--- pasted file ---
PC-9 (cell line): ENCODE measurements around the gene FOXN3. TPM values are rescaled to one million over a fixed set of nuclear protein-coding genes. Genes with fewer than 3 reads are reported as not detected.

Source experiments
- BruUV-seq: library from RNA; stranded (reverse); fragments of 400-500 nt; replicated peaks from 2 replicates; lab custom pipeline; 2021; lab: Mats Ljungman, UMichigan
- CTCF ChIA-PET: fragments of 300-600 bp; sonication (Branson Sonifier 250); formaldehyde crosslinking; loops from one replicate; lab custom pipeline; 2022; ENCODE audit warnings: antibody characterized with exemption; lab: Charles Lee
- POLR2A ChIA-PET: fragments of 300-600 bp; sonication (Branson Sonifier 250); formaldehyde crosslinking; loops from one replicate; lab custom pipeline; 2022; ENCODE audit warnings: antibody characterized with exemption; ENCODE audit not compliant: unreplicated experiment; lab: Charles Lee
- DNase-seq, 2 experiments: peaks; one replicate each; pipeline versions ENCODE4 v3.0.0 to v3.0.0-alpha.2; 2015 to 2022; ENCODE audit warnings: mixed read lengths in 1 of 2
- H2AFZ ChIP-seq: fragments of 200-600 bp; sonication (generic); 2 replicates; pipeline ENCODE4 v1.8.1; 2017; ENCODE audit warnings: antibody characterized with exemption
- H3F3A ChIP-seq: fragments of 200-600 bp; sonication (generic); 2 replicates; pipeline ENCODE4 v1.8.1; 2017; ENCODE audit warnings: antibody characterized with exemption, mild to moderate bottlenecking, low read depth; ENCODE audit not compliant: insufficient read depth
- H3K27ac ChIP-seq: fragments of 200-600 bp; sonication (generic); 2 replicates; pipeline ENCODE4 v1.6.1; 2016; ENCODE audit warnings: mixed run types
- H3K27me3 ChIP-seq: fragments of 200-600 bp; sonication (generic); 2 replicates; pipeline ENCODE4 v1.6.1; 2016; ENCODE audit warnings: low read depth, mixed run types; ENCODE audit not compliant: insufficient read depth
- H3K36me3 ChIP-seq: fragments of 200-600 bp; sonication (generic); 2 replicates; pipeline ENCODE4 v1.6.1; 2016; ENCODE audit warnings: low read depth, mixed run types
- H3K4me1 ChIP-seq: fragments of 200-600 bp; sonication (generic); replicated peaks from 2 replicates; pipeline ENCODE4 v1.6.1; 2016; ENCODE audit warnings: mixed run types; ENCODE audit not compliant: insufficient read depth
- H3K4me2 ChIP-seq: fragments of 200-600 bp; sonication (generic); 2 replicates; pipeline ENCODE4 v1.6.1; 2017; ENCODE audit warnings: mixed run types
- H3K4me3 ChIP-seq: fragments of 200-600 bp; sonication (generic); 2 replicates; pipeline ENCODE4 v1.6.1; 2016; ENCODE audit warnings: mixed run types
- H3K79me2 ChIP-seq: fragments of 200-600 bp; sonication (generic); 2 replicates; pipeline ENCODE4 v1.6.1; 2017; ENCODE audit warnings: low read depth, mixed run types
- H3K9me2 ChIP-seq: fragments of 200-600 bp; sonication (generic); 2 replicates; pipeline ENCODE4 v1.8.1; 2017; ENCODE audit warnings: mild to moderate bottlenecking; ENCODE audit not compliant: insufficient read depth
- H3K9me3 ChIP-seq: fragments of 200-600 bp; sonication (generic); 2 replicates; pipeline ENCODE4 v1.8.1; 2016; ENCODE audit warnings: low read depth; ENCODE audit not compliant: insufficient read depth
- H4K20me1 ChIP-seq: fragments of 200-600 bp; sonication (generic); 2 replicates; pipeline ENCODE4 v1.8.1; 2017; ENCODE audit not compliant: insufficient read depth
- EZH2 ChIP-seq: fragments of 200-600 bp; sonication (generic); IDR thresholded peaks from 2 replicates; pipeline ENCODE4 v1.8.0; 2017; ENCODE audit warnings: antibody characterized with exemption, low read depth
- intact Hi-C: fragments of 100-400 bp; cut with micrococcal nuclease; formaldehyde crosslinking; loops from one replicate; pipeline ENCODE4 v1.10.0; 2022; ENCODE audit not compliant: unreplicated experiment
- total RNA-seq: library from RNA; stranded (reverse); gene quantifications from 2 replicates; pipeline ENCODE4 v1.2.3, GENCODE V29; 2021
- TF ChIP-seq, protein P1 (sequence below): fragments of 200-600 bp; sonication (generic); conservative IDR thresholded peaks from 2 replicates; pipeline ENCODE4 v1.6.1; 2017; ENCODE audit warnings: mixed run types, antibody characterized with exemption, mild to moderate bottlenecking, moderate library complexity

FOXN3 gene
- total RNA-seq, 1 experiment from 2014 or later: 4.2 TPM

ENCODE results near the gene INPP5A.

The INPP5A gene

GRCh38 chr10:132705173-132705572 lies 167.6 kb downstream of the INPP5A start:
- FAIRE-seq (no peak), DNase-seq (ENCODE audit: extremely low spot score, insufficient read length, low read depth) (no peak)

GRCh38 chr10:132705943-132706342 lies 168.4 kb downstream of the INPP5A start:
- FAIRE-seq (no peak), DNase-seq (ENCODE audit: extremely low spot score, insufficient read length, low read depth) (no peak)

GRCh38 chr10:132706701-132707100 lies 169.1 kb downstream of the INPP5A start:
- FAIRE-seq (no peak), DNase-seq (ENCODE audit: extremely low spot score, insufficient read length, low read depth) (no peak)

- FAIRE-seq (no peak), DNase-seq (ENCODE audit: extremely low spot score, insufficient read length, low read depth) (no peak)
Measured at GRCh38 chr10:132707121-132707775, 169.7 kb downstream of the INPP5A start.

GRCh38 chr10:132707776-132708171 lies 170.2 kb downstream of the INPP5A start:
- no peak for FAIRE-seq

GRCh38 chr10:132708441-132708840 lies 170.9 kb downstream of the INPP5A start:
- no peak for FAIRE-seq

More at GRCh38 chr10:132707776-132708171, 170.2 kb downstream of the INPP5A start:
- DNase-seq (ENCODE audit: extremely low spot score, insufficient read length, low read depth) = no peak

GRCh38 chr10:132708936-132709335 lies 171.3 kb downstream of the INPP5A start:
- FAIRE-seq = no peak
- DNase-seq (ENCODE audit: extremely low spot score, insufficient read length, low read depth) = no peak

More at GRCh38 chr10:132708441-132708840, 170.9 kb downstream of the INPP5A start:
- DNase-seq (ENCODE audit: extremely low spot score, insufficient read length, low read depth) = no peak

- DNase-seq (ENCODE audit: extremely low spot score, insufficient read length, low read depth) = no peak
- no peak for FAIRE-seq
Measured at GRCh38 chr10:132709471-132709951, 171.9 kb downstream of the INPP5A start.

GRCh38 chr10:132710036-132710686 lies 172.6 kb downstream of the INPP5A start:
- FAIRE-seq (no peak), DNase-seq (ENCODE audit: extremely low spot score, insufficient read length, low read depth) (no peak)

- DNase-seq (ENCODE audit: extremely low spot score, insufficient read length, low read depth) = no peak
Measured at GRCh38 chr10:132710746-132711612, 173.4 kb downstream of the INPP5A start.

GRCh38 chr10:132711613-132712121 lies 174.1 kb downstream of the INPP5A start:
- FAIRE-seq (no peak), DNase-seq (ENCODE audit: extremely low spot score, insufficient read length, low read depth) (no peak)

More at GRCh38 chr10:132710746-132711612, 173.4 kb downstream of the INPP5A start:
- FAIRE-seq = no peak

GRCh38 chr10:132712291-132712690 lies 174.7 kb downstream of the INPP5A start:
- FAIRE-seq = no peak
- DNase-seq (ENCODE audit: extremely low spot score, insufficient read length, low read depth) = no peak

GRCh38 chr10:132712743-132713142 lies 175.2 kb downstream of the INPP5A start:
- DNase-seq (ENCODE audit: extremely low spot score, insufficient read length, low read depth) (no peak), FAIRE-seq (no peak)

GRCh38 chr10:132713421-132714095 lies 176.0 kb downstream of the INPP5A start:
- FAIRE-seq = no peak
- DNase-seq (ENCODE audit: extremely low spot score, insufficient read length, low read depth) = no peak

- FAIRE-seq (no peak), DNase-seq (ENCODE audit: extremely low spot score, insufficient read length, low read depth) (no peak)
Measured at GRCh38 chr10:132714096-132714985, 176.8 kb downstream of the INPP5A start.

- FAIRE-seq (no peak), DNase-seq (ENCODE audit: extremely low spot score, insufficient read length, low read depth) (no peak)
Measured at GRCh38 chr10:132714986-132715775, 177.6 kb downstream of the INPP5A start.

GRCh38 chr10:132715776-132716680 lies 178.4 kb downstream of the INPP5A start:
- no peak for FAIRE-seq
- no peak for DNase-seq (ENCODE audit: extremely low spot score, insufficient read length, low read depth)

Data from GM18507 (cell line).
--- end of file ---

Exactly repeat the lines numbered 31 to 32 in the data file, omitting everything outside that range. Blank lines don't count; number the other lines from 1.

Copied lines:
GRCh38 chr10:132706701-132707100 lies 169.1 kb downstream of the INPP5A start:
- FAIRE-seq (no peak), DNase-seq (ENCODE audit: extremely low spot score, insufficient read length, low read depth) (no peak)